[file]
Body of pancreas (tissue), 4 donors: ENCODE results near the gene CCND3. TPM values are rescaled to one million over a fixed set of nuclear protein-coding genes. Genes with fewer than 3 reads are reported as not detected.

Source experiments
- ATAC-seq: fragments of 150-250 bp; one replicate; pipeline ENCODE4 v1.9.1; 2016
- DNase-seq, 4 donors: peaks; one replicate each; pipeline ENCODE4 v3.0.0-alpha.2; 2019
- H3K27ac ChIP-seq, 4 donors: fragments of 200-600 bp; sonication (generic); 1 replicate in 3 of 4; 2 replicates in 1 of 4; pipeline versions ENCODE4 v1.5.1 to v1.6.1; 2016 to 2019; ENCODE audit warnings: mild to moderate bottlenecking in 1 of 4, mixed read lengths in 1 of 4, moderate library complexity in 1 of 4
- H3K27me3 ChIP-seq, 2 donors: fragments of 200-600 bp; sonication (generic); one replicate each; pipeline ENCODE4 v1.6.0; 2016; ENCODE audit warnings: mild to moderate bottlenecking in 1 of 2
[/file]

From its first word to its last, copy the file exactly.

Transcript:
Body of pancreas (tissue), 4 donors: ENCODE results near the gene CCND3. TPM values are rescaled to one million over a fixed set of nuclear protein-coding genes. Genes with fewer than 3 reads are reported as not detected.

Source experiments
- ATAC-seq: fragments of 150-250 bp; one replicate; pipeline ENCODE4 v1.9.1; 2016
- DNase-seq, 4 donors: peaks; one replicate each; pipeline ENCODE4 v3.0.0-alpha.2; 2019
- H3K27ac ChIP-seq, 4 donors: fragments of 200-600 bp; sonication (generic); 1 replicate in 3 of 4; 2 replicates in 1 of 4; pipeline versions ENCODE4 v1.5.1 to v1.6.1; 2016 to 2019; ENCODE audit warnings: mild to moderate bottlenecking in 1 of 4, mixed read lengths in 1 of 4, moderate library complexity in 1 of 4
- H3K27me3 ChIP-seq, 2 donors: fragments of 200-600 bp; sonication (generic); one replicate each; pipeline ENCODE4 v1.6.0; 2016; ENCODE audit warnings: mild to moderate bottlenecking in 1 of 2